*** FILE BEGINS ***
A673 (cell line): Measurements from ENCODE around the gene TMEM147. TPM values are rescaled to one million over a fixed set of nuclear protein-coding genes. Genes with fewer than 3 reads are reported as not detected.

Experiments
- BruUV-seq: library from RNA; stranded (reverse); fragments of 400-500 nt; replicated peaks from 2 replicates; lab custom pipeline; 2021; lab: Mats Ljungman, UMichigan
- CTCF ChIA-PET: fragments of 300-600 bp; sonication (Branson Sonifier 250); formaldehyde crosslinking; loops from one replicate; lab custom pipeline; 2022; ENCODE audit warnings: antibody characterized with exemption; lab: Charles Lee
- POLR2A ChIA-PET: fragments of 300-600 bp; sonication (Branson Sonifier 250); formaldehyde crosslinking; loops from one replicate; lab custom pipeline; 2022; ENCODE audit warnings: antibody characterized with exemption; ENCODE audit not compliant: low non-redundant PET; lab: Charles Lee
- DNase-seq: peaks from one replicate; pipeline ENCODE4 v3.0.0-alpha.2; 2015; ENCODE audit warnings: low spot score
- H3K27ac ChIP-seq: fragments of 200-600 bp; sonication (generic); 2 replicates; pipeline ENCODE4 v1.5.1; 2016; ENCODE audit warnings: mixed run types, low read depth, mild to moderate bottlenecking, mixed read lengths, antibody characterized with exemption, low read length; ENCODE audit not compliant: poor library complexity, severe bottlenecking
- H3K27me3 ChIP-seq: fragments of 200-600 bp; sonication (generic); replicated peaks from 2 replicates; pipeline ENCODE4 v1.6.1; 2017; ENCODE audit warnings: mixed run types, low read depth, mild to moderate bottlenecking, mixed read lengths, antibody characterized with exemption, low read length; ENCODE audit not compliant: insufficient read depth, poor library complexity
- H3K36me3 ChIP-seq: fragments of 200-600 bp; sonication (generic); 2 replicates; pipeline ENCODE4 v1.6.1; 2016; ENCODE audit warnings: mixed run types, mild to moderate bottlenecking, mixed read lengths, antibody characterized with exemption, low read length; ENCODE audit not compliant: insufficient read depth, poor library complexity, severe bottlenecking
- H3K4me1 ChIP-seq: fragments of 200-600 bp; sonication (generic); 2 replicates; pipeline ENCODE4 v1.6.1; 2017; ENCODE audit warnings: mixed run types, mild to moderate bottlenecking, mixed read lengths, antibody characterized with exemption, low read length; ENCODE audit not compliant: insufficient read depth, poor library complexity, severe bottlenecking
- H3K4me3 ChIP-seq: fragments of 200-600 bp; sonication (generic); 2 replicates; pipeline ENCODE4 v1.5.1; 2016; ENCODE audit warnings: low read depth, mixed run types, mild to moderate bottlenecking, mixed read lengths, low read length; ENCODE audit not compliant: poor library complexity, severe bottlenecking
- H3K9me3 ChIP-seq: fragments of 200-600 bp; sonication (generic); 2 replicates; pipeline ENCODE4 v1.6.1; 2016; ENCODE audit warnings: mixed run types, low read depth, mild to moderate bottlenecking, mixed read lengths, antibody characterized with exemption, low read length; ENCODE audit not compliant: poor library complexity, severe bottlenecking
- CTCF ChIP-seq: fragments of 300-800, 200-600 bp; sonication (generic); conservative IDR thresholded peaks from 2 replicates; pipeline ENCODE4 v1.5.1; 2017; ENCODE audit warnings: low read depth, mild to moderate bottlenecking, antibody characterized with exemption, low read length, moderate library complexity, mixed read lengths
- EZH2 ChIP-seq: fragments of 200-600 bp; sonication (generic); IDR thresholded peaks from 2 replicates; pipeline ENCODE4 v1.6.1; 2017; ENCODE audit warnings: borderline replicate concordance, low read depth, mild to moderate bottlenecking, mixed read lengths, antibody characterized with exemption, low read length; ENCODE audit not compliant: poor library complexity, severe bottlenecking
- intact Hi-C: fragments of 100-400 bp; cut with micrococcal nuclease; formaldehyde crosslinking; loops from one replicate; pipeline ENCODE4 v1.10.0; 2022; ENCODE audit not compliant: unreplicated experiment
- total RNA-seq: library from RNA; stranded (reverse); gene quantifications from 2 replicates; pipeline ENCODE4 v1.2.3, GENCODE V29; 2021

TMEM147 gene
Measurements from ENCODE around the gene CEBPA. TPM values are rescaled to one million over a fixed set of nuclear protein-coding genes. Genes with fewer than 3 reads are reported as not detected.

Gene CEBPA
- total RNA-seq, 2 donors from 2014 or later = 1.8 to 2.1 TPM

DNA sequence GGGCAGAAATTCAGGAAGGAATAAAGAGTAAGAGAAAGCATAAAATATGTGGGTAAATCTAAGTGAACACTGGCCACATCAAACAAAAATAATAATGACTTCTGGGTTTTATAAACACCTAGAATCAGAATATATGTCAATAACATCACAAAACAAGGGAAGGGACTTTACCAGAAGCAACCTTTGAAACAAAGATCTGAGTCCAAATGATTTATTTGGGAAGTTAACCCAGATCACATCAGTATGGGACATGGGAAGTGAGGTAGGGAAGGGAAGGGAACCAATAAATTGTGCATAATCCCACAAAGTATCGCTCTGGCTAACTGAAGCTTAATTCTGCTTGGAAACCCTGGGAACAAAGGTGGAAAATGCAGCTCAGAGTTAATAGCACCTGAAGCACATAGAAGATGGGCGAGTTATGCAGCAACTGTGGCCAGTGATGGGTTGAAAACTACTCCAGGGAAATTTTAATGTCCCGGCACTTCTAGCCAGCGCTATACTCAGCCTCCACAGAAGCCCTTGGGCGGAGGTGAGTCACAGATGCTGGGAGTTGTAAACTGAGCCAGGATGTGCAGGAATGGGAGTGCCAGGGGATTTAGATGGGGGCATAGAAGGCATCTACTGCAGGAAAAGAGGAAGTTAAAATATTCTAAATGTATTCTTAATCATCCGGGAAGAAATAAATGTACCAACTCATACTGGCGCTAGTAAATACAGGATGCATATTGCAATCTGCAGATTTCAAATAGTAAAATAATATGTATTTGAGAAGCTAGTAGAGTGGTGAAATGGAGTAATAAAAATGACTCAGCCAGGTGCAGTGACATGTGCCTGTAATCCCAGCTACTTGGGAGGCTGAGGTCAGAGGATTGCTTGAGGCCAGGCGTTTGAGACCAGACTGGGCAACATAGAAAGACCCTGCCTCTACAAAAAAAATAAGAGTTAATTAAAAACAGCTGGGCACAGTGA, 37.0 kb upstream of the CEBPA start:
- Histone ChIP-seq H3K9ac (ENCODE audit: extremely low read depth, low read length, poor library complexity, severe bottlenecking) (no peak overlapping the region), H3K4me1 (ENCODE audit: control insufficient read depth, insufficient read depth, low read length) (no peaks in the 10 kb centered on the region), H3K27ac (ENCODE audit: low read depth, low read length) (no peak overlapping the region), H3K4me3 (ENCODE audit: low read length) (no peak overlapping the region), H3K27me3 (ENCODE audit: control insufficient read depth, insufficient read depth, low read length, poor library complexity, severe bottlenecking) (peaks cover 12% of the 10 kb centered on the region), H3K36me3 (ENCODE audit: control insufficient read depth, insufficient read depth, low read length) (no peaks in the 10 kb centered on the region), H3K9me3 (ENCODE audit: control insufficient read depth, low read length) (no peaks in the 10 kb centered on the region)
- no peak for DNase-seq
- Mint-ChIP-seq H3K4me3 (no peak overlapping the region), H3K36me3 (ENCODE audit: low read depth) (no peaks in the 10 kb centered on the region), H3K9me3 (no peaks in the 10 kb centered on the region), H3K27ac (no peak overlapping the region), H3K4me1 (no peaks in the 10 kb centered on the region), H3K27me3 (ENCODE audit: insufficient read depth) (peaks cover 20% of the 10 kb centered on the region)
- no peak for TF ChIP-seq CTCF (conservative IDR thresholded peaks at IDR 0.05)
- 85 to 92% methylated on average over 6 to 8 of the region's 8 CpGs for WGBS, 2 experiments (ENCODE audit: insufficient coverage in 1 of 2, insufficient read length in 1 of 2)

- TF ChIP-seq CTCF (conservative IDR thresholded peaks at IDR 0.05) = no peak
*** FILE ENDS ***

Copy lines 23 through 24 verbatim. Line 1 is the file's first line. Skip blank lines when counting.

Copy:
- no peak for DNase-seq
- Mint-ChIP-seq H3K4me3 (no peak overlapping the region), H3K36me3 (ENCODE audit: low read depth) (no peaks in the 10 kb centered on the region), H3K9me3 (no peaks in the 10 kb centered on the region), H3K27ac (no peak overlapping the region), H3K4me1 (no peaks in the 10 kb centered on the region), H3K27me3 (ENCODE audit: insufficient read depth) (peaks cover 20% of the 10 kb centered on the region)